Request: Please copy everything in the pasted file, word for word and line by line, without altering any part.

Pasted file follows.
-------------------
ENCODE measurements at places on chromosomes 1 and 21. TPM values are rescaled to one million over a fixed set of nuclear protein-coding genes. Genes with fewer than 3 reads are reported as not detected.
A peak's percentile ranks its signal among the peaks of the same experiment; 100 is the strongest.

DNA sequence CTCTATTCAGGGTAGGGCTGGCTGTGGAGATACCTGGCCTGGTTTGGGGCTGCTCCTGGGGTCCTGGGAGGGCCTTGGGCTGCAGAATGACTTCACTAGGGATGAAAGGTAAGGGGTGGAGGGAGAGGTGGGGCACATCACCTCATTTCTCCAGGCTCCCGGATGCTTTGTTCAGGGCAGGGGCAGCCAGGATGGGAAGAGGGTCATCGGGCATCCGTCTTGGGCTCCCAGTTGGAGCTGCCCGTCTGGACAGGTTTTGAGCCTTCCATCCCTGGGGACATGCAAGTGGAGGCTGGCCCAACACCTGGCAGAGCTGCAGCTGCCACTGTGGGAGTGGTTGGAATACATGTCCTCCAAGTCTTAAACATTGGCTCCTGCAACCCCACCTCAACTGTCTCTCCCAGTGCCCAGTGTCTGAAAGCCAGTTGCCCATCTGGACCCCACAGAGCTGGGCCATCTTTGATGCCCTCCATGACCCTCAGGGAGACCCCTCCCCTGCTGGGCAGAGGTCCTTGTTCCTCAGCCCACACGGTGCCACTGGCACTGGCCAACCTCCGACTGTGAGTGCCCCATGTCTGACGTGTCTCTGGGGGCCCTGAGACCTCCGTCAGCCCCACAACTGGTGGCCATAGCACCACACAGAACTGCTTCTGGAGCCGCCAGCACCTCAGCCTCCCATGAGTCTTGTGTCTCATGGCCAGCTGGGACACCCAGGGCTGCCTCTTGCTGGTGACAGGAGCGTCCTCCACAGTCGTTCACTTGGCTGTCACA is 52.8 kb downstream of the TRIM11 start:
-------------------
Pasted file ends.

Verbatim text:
ENCODE measurements at places on chromosomes 1 and 21. TPM values are rescaled to one million over a fixed set of nuclear protein-coding genes. Genes with fewer than 3 reads are reported as not detected.
A peak's percentile ranks its signal among the peaks of the same experiment; 100 is the strongest.

DNA sequence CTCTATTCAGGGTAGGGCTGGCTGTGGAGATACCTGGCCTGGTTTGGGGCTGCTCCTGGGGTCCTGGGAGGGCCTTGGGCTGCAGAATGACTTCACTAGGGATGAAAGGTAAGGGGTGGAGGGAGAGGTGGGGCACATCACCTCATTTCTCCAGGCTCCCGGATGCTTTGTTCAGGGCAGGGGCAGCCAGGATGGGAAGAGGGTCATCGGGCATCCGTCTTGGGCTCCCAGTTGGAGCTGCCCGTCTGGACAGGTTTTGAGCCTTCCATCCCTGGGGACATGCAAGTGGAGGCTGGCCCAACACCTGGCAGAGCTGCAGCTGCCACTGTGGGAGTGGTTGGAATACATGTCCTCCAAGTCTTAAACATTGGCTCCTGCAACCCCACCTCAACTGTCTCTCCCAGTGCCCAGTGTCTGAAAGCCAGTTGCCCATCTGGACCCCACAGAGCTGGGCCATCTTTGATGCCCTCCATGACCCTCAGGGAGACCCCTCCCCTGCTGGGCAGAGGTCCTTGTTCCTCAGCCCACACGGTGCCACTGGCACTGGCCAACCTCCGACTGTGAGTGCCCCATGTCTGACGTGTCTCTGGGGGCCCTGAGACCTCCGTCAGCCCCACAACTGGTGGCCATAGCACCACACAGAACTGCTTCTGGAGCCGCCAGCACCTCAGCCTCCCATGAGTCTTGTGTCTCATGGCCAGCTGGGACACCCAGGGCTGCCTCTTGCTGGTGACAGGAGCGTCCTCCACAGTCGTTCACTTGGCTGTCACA is 52.8 kb downstream of the TRIM11 start: